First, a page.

Three Strike Violation of the Sex Offender Registration Statute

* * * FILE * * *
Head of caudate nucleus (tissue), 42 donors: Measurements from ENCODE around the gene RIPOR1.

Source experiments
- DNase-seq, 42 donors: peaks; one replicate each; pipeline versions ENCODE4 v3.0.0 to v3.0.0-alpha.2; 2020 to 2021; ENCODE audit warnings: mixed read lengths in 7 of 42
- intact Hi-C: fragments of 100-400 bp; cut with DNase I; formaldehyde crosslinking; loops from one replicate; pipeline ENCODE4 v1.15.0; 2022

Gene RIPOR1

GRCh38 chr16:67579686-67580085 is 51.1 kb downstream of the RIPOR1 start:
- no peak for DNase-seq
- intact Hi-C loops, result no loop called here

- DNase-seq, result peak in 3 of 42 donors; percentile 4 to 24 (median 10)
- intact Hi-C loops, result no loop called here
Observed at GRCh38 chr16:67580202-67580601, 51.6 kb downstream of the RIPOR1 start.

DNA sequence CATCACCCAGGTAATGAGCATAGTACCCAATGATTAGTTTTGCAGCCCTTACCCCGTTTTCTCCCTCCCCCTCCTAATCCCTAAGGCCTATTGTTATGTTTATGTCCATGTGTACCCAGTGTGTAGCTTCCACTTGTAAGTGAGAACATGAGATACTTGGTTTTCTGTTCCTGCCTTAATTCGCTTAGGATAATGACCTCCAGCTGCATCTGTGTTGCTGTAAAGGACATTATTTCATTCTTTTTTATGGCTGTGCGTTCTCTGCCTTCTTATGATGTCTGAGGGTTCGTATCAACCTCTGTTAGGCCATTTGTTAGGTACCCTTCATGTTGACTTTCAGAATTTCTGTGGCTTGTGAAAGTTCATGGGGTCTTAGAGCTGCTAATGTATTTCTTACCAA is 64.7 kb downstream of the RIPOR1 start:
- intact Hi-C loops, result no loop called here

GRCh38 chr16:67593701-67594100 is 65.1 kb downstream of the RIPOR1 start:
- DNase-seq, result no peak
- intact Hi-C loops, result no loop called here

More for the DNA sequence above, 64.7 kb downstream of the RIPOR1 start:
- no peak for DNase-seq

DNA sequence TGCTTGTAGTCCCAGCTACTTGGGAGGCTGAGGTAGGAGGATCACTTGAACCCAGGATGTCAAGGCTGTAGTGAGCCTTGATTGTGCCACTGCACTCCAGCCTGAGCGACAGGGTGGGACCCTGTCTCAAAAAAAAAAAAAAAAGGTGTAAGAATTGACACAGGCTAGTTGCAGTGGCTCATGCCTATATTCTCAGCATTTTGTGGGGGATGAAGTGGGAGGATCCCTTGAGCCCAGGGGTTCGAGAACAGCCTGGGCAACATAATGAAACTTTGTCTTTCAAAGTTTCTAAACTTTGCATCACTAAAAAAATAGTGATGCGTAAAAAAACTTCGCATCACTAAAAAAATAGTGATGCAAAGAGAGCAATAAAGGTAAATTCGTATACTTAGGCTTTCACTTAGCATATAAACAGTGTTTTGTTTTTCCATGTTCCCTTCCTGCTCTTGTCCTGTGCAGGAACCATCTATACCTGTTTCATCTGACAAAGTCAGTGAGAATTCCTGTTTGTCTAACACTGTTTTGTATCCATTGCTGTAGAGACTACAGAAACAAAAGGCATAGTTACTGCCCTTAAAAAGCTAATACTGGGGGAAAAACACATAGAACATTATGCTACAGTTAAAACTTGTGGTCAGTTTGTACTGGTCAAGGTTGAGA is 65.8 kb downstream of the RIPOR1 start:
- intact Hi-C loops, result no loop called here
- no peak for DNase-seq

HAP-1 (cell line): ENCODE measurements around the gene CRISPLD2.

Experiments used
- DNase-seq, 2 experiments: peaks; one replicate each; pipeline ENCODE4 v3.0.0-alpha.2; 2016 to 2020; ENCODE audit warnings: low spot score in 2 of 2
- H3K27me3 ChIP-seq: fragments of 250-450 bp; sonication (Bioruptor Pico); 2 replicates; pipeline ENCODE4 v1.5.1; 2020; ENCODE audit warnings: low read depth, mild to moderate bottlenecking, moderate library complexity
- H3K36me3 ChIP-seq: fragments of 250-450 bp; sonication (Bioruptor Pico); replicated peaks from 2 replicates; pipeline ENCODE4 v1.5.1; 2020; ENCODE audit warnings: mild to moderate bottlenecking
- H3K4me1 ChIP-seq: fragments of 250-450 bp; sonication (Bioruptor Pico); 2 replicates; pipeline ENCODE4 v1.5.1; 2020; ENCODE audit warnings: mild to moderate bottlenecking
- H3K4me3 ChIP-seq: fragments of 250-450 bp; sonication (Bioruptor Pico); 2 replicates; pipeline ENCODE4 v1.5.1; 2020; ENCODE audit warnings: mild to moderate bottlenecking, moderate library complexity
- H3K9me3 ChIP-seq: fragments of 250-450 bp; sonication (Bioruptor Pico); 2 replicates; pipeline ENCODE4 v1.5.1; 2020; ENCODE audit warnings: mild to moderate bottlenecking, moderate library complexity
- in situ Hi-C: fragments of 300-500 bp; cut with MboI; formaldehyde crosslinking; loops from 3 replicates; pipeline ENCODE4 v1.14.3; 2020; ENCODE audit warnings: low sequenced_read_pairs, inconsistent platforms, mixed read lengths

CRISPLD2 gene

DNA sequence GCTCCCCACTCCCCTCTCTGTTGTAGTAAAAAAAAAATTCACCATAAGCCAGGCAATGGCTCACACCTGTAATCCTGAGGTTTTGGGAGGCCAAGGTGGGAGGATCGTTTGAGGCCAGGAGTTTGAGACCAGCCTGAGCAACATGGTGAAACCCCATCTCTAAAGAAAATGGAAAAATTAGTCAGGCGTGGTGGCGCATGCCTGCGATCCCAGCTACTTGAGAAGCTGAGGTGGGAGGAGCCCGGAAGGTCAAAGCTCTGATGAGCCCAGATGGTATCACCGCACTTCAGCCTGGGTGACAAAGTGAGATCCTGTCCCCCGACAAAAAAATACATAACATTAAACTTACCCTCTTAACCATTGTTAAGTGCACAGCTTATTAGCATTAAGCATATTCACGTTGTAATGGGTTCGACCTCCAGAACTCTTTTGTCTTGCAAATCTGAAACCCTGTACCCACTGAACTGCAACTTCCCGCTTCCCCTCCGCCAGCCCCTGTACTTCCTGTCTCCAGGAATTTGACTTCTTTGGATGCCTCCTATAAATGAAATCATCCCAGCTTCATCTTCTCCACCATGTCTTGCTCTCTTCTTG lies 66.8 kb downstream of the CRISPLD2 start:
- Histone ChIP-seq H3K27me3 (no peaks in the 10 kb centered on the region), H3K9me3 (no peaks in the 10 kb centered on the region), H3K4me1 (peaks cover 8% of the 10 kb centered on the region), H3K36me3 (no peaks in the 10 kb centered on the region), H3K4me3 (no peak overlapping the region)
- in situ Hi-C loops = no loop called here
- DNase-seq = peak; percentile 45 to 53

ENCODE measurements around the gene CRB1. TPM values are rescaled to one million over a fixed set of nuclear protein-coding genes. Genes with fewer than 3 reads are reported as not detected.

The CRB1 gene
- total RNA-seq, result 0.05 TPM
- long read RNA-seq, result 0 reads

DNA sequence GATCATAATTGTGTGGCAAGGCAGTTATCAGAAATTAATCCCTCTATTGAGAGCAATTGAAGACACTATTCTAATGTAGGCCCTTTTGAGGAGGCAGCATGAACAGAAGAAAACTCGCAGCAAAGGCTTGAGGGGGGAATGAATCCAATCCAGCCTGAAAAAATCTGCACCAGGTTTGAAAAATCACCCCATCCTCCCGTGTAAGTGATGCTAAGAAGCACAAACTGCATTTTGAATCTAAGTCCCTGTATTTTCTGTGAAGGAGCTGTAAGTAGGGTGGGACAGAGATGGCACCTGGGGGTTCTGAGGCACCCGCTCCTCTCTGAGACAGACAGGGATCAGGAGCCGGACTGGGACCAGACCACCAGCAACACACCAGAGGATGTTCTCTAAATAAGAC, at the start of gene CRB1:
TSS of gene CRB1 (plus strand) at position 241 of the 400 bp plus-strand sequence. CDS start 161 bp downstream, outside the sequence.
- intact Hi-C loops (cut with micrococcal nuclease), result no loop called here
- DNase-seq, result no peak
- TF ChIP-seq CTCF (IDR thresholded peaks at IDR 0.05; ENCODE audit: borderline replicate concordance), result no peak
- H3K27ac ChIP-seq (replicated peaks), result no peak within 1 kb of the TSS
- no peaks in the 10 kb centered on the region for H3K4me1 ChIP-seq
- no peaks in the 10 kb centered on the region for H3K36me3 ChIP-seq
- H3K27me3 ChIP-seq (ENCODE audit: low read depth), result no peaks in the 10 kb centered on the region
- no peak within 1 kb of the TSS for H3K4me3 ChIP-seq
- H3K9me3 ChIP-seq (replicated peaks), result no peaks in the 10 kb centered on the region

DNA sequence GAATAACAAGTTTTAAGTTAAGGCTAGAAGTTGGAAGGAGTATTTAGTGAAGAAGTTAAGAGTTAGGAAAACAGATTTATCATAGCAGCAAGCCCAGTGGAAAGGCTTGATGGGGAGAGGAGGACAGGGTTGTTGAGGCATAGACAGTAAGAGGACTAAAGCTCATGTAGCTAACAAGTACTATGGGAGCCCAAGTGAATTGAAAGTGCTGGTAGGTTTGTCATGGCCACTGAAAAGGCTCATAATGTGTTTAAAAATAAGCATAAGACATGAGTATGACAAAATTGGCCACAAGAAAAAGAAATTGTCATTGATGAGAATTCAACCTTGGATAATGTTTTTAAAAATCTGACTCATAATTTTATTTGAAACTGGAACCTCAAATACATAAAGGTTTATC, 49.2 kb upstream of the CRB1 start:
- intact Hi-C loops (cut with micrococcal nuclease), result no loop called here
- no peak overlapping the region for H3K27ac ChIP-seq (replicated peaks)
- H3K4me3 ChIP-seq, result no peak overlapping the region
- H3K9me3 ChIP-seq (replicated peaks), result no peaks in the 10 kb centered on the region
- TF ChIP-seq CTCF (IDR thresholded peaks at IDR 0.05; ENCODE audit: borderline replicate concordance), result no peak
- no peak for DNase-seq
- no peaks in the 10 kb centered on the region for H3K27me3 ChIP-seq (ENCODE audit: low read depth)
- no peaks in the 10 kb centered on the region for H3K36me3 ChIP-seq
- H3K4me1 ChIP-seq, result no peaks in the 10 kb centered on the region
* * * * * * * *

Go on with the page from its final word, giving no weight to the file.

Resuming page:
In People v. Carmony (2005) 127 Cal.App.4th 1066, the court concluded that the Three Strike sentence of 25 years to life was so grossly disproportionate to the violation of the sex offender registration statute at issue in that case that it "shocked the conscience of the court and offended notions of human dignity" and thus constituted cruel and/or unusual punishment under both the federal and state constitutions. (Id. at p. 1073.) The "defendant had registered his correct address as a sex offender with the police one month before his birthday, as required by law ... but failed to 'update' his registration with the same information within five working days of his birthday as also required by law." (Id. at p. 1071.) The defendant's information had not changed in the interim, "and in fact his parole agent arrested the defendant at the address where he was registered." (Ibid.) Nevertheless, the defendant was charged with the registration violation, a felony to which he pled guilty, and three prior strike convictions, which he admitted, and the trial court sentenced him to the mandatory Three Strikes term of 25 years to life in prison. (Id. at pp. 1072-1073.) The appellate court characterized the crime as the "willful failure to file a duplicate registration as a sex offender." (Carmony, supra, 127 Cal.App.4th at p. 1086.) It was a crime of omission--"a passive, nonviolent, regulatory offense, which causes no harm and poses no danger to the public." (Ibid.) The court explained: "It is a rare case that violates the prohibition against cruel and/or unusual punishment. However, there must be a bottom to that well. If the constitutional prohibition is to have a meaningful application it must prohibit the imposition of a recidivist penalty based on an offense that is no more than a harmless technical violation of a regulatory law." (Id. at p. 1072.)